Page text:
By default, the ports have specified values in the attack detector. An open port has 0 weight (importance) as no one can be accused of illegal port scanning when this is targeting such ports (even some websites can do fast port scan on the user computer’s for data transfer for example). A closed port (the Firewall will keep sensitive ports closed or in stealth mode) has 1 for weight (importance), or more. Usually, all unused ports are kept closed by the Firewall.

 

The attack warning is triggered based on a time limit and on the total score over the specific time limit.

 

Time limit: If the conditions are satisfied over a predetermined period of time, the warning message is triggered. The default is 600 ms, but you can chamge it.

 

Scoring: When a computer/server scans 6 closed ports in less than 600 ms, the action is considered to be malicious and the port scan warning is issued. When port scans occur from a computer/server, the Firewall will check whether the ports are open or closed and make a sum of the added weight of the scanned ports. If the grand total will exceed the default weight (6), the port scan warning is triggered.

 

When configuring the attack detection parameters, you will have the opportunity to set custom values for sensitive ports to which BullGuard will pay more attention. Basically, this means that if an attack targets any of the designated sensitive port, the warning is triggered sooner and the attacker is blocked faster.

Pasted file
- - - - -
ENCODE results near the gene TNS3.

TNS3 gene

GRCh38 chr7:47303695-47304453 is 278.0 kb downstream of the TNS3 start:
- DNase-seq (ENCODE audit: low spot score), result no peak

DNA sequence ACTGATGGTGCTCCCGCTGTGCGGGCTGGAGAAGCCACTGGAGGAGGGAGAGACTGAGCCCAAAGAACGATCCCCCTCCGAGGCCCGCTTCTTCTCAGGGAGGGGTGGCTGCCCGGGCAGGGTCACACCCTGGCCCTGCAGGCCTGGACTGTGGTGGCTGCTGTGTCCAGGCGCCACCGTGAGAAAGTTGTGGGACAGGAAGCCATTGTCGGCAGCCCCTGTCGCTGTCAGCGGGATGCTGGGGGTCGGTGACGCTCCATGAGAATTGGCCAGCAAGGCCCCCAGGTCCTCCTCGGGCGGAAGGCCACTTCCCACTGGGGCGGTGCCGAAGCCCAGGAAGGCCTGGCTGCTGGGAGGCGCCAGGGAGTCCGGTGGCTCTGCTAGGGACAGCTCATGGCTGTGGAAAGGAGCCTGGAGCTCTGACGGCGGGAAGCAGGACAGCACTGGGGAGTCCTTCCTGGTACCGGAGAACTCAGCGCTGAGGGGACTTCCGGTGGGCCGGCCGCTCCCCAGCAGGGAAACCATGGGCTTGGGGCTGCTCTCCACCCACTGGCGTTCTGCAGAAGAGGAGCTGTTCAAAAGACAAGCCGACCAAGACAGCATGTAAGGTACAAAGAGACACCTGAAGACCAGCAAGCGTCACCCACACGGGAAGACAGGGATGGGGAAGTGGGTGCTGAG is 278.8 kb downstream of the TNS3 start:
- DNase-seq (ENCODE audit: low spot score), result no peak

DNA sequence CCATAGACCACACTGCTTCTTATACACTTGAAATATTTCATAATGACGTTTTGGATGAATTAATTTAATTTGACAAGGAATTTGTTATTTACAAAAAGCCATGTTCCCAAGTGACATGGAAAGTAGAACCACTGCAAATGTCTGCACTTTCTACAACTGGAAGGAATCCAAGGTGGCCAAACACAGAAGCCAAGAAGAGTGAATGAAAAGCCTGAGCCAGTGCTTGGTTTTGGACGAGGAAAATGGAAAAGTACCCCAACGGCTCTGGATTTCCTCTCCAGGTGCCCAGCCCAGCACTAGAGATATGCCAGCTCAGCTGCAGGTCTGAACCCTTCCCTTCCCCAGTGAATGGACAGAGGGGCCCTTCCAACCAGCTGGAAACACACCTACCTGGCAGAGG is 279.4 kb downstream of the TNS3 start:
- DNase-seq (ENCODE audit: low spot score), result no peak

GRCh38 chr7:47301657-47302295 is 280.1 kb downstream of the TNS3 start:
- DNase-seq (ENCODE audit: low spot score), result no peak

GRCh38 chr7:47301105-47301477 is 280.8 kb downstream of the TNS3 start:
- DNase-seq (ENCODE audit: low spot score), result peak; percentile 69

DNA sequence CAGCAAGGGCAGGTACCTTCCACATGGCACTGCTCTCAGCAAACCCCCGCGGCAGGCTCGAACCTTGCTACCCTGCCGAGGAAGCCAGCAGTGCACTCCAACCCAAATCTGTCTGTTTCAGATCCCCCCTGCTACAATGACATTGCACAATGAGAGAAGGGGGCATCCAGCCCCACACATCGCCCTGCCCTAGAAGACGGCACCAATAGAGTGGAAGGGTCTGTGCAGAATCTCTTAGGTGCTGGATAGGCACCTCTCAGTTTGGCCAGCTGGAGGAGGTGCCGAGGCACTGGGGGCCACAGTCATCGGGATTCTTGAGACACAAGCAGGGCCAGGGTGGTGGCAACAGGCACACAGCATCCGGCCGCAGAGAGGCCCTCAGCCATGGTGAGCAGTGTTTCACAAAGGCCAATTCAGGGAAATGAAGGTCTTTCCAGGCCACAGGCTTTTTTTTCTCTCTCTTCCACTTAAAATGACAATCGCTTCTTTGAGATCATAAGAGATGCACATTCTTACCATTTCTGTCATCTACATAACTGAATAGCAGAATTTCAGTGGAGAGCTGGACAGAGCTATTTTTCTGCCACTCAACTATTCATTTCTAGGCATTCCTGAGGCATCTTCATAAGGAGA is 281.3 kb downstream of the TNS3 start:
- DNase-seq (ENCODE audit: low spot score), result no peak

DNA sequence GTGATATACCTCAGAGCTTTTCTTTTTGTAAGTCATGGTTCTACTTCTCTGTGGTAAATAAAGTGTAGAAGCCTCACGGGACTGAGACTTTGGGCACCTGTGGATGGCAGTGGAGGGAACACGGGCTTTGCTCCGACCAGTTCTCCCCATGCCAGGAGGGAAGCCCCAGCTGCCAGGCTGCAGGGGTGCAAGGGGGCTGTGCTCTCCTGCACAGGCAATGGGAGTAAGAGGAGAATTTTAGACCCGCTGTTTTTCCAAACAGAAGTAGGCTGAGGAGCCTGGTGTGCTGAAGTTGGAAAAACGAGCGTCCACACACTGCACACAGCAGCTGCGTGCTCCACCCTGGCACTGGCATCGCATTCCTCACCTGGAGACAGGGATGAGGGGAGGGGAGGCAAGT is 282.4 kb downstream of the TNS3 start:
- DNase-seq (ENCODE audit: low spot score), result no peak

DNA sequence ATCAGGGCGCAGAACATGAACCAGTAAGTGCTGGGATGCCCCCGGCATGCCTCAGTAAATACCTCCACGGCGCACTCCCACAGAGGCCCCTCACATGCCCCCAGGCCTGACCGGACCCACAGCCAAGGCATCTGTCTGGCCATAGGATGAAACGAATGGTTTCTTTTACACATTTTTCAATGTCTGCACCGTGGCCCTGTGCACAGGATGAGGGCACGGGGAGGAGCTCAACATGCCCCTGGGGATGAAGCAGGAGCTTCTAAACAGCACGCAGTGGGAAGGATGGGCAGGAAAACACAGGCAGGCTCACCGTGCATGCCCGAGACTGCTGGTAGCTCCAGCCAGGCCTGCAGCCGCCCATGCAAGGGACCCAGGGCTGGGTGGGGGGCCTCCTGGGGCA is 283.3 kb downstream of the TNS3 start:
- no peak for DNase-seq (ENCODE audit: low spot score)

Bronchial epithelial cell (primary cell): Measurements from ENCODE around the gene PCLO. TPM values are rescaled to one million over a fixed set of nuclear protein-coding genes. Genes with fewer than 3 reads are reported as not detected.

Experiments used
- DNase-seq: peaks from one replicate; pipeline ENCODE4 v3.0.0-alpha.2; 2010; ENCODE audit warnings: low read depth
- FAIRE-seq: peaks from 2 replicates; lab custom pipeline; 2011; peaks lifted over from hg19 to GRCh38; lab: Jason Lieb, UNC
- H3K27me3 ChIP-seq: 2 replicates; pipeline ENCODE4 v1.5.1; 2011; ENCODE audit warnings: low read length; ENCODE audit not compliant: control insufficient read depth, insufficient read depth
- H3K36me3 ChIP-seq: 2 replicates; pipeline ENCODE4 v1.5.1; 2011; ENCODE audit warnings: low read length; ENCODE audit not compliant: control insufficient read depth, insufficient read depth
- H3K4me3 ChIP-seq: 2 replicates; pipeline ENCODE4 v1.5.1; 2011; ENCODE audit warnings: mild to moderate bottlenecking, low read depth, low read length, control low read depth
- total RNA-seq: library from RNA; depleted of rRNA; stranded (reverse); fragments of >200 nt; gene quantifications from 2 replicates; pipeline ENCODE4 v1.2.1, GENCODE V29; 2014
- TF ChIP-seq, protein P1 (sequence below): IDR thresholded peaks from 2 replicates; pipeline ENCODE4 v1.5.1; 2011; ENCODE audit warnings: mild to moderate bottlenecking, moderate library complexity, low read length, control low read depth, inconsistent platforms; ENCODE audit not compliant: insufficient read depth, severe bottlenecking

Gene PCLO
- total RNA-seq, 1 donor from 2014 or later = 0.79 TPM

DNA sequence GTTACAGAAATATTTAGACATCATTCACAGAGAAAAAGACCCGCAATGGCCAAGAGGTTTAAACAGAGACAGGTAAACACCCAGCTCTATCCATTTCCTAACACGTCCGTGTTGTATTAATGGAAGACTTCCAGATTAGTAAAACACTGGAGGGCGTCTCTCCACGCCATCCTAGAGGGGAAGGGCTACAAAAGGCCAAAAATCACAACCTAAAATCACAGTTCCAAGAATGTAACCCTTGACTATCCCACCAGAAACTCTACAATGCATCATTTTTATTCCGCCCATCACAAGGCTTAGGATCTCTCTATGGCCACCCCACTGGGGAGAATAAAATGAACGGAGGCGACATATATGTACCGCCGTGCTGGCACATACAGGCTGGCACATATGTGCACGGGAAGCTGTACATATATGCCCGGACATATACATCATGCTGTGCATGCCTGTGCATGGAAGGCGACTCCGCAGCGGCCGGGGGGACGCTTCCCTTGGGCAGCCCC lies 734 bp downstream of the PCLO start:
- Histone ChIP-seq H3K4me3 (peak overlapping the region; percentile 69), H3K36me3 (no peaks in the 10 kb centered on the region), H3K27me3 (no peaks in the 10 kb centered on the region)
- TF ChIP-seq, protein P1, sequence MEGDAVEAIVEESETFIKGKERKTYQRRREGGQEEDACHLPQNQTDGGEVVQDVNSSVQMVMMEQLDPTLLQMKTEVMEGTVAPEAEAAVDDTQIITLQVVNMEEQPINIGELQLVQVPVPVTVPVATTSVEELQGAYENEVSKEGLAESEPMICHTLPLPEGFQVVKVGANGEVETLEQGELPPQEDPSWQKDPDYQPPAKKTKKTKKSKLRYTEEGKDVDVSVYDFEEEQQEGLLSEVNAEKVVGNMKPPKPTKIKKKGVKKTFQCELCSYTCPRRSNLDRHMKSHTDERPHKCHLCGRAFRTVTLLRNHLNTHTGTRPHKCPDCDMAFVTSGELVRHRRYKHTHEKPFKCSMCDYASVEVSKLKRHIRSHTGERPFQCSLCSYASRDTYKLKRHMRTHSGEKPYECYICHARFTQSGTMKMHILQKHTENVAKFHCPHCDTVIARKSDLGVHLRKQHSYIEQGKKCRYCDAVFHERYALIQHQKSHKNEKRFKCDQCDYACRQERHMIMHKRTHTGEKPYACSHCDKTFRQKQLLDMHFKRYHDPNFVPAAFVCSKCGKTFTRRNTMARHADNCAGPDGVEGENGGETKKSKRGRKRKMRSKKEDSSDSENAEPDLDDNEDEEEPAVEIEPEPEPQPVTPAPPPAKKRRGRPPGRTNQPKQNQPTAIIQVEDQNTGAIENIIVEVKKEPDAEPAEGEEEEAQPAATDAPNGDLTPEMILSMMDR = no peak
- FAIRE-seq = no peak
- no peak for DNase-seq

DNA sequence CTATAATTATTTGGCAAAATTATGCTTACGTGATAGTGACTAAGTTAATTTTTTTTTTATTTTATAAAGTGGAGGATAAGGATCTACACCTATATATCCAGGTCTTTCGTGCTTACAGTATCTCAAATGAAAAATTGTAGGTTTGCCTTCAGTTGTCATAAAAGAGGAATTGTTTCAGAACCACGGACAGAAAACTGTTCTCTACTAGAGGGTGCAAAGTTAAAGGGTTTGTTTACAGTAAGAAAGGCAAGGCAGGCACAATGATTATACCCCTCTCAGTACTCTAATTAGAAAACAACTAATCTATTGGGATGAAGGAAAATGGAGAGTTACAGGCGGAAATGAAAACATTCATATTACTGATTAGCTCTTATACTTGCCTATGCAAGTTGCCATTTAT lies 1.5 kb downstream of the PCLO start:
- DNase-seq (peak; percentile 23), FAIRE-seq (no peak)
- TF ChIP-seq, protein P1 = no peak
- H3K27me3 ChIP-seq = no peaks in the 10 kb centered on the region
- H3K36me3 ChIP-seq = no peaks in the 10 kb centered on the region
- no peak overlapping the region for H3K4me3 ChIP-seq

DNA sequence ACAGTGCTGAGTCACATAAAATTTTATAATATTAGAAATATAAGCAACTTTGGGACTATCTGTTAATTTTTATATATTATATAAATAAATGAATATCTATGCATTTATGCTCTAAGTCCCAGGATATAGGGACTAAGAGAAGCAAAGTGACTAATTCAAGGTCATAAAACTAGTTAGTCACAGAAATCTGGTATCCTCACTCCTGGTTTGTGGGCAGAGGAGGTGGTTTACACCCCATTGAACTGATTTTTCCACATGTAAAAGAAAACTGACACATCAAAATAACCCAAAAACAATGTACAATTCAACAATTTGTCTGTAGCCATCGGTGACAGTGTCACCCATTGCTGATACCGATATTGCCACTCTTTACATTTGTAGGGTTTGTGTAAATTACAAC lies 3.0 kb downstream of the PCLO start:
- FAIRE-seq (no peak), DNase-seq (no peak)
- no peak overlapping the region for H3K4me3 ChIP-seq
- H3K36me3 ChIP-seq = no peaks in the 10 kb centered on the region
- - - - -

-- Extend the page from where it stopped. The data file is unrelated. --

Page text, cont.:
To edit the sensitive ports list, simply click on the Configure button from the attack parameters editing window.

 

 

FW22

 

 

To add a new port to the list, click on the + button, select the protocol type, enter the port number and assign it a weight (importance) value.

 

Configure advanced ARP protection settings

 

This feature allows BullGuard to detect attacks by compromised computers or servers and further enhances the computer security level.

 

 

FW23

 

 

Block unsolicited ARP packets: This is another security feature that will block all potentially dangerous ARP traffic packets that have not been previously requested by any application from your computer. Usually, unsolicited ARP packets are sent by infected computers or by attackers who are impersonating servers or other computers from your network and are trying to trick the computer into opening communication ports.

 

Protect against hijacked gateways: Will protect you against compromised Gateway servers.

 

Protect against IP address duplication: When a new IP address is set for a computer in a network, the computer will broadcast this information on the network. BullGuard will read such traffic and if the IP address is exactly the same with the IP on your computer it will block the information packets. Some operating systems will ‘hang’ when trying to read those traffic packets and BullGuard will prevent the information to reach the operating system to be decoded.